Genetic determinants of childhood and adult height associated with osteosarcoma risk.

Published

Journal Article

BACKGROUND: Although increased height has been associated with osteosarcoma risk in previous epidemiologic studies, to the authors' knowledge the relative contribution of stature during different developmental timepoints remains unclear. Furthermore, the question of how genetic determinants of height impact osteosarcoma etiology remains unexplored. Genetic variants associated with stature in previous genome-wide association studies may be biomarkers of osteosarcoma risk. METHODS: The authors tested the associations between osteosarcoma risk and polygenic scores for adult height (416 variants), childhood height (6 variants), and birth length (5 variants) in 864 osteosarcoma cases and 1879 controls of European ancestry. RESULTS: Each standard deviation increase in the polygenic score for adult height, corresponding to a 1.7-cm increase in stature, was found to be associated with a 1.10-fold increase in the risk of osteosarcoma (95% confidence interval [95% CI], 1.01-1.19; P =.027). Each standard deviation increase in the polygenic score for childhood height, corresponding to a 0.5-cm increase in stature, was associated with a 1.10-fold increase in the risk of osteosarcoma (95% CI, 1.01-1.20; P =.023). The polygenic score for birth length was not found to be associated with osteosarcoma risk (P =.11). When adult and childhood height scores were modeled together, they were found to be independently associated with osteosarcoma risk (P =.037 and P = .043, respectively). An expression quantitative trait locus for cartilage intermediate layer protein 2 (CILP2), rs8103992, was significantly associated with osteosarcoma risk after adjustment for multiple comparisons (odds ratio, 1.35; 95% CI, 1.16-1.56 [P = 7.93×10-5 and Padjusted =.034]). CONCLUSIONS: A genetic propensity for taller adult and childhood height attainments contributed independently to osteosarcoma risk in the current study data. These results suggest that the biological pathways affecting normal bone growth may be involved in osteosarcoma etiology.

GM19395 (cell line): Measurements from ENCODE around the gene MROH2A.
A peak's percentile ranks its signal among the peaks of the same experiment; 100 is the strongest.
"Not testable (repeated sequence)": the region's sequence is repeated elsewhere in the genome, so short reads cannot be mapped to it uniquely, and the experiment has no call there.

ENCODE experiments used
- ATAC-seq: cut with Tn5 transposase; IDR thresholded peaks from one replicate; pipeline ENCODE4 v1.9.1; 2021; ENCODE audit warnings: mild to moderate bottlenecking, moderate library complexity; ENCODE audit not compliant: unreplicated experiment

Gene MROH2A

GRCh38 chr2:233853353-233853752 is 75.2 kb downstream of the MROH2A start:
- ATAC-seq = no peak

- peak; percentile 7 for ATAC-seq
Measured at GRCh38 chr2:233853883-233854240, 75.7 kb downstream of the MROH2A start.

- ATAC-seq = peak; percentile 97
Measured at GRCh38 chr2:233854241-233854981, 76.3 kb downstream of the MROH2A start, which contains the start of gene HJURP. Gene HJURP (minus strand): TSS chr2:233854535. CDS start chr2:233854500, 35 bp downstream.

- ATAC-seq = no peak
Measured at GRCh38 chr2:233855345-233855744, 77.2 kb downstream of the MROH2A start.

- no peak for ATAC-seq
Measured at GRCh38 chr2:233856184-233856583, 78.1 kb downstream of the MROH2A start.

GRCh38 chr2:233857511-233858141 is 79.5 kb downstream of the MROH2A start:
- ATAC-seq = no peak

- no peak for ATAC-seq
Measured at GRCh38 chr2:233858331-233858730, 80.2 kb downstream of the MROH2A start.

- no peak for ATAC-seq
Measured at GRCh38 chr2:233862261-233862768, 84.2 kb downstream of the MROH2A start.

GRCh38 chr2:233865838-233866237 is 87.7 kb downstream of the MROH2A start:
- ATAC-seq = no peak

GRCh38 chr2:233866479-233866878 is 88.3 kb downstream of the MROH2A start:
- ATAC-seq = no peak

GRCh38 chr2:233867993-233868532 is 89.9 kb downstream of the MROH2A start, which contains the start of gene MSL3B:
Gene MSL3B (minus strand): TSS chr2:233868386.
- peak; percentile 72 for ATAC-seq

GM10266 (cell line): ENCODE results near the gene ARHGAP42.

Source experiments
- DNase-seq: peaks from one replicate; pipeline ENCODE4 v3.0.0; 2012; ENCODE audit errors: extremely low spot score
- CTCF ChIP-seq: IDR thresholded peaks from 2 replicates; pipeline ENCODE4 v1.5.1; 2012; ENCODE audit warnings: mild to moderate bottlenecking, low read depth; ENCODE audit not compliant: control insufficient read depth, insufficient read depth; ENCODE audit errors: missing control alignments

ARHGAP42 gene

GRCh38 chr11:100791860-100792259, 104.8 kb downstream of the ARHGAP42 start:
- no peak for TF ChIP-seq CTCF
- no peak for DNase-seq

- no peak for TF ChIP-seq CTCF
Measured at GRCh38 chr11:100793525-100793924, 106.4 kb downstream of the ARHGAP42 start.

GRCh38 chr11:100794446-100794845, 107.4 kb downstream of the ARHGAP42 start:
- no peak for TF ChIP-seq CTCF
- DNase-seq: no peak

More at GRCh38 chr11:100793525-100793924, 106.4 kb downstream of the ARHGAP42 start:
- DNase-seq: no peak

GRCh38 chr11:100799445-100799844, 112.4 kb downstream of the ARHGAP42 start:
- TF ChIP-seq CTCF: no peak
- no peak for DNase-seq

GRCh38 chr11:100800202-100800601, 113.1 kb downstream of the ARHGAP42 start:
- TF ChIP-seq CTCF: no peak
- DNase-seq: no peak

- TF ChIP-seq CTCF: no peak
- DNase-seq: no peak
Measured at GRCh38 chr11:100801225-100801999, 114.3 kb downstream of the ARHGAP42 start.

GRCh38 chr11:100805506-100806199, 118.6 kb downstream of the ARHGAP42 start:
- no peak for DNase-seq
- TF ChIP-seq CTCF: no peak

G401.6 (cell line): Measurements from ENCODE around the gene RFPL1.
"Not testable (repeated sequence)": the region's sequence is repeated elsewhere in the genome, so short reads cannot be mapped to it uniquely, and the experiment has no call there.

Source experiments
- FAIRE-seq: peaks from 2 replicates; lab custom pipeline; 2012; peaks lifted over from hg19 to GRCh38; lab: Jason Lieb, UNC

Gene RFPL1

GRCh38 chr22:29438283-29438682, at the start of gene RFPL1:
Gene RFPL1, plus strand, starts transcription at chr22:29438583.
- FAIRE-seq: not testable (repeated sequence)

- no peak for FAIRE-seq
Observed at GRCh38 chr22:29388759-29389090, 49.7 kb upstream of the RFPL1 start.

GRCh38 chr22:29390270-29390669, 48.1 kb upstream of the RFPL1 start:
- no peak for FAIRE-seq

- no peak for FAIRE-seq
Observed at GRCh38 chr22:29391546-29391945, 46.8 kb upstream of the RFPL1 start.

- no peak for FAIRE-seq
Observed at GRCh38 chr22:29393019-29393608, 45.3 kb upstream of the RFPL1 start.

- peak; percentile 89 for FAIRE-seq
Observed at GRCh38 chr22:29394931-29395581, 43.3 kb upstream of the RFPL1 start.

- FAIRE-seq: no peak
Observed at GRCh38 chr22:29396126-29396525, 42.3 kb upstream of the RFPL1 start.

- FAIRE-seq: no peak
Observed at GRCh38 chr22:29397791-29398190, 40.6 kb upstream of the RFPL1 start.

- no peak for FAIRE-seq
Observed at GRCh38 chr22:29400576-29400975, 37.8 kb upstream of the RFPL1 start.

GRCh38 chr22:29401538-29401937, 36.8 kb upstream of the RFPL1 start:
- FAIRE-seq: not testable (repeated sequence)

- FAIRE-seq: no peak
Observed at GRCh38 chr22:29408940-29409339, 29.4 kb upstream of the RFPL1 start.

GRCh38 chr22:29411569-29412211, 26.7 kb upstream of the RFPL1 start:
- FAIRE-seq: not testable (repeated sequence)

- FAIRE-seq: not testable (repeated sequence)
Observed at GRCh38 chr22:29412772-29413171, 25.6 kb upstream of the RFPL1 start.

Full Text

Duke Authors

Cited Authors

  • Zhang, C; Morimoto, LM; de Smith, AJ; Hansen, HM; Gonzalez-Maya, J; Endicott, AA; Smirnov, IV; Metayer, C; Wei, Q; Eward, WC; Wiemels, JL; Walsh, KM

Published Date

  • September 15, 2018

Published In

Volume / Issue

  • 124 / 18

Start / End Page

  • 3742 - 3752

PubMed ID

  • 30311632

Pubmed Central ID

  • 30311632

Electronic International Standard Serial Number (EISSN)

  • 1097-0142

Digital Object Identifier (DOI)

  • 10.1002/cncr.31645

Language

  • eng

Conference Location

  • United States